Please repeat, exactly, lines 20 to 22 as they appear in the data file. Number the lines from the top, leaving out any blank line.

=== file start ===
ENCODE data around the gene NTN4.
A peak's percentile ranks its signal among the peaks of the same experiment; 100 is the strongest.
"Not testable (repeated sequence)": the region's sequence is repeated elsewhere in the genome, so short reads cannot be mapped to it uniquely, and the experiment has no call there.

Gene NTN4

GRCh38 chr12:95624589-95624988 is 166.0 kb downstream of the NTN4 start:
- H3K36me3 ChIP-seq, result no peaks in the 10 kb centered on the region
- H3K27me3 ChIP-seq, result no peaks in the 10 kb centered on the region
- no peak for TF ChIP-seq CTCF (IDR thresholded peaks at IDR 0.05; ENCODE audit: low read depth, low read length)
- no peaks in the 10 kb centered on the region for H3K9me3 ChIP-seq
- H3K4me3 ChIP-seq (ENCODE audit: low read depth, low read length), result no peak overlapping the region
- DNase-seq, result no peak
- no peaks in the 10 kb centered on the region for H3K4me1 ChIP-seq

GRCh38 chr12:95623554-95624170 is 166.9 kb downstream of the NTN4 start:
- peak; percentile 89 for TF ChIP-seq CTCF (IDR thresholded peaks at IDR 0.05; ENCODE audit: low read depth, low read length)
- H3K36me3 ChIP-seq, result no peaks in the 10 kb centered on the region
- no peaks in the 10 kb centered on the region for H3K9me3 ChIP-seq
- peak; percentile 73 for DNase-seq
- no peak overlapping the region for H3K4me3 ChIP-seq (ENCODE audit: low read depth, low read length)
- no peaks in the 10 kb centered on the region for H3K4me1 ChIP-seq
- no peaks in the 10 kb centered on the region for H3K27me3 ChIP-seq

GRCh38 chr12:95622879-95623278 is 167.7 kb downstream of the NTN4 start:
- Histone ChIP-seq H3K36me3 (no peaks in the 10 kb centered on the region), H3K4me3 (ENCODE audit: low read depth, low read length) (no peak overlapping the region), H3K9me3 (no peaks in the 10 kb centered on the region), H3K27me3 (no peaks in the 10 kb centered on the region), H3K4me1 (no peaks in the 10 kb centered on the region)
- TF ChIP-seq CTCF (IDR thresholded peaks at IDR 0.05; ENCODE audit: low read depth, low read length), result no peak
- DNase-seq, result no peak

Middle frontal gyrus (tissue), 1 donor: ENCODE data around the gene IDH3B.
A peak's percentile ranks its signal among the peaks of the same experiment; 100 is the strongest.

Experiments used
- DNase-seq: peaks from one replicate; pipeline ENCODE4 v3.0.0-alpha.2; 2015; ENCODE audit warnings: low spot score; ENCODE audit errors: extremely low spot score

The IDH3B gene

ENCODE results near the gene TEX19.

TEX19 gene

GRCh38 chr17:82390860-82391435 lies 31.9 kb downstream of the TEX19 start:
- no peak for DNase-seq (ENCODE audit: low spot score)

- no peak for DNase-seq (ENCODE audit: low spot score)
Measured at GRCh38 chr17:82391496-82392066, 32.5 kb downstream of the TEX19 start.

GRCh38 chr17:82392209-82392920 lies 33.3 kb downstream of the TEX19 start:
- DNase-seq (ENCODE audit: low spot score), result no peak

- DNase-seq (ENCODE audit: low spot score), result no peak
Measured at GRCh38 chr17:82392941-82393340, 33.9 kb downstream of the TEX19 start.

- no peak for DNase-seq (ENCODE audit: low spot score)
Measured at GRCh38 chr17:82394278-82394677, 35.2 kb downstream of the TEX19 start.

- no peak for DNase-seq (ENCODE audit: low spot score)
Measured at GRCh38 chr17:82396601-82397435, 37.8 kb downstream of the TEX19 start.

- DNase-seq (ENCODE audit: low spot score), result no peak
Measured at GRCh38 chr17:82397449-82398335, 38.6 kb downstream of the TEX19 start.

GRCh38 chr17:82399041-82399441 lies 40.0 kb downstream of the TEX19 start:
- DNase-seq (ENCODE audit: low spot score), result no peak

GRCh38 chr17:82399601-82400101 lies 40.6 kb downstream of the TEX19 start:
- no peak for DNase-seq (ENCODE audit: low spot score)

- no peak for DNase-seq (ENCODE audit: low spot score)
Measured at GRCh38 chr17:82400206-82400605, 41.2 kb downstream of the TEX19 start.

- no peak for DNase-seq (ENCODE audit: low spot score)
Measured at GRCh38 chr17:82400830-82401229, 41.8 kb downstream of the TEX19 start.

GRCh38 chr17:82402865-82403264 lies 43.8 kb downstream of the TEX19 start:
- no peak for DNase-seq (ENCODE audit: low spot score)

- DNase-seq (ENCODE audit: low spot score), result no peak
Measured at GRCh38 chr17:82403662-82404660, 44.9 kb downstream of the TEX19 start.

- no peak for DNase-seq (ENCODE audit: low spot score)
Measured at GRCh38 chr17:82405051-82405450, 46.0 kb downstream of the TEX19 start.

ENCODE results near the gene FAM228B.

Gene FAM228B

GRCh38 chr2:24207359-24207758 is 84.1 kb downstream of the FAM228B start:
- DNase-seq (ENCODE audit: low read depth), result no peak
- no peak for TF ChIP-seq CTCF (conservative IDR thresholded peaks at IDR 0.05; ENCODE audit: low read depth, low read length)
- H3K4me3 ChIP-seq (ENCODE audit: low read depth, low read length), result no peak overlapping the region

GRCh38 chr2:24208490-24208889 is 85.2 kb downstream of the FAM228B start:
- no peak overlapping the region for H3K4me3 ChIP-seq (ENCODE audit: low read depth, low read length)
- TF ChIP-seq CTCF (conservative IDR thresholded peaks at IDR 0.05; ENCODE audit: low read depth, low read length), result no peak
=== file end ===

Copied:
- no peaks in the 10 kb centered on the region for H3K27me3 ChIP-seq

GRCh38 chr12:95622879-95623278 is 167.7 kb downstream of the NTN4 start:
- Histone ChIP-seq H3K36me3 (no peaks in the 10 kb centered on the region), H3K4me3 (ENCODE audit: low read depth, low read length) (no peak overlapping the region), H3K9me3 (no peaks in the 10 kb centered on the region), H3K27me3 (no peaks in the 10 kb centered on the region), H3K4me1 (no peaks in the 10 kb centered on the region)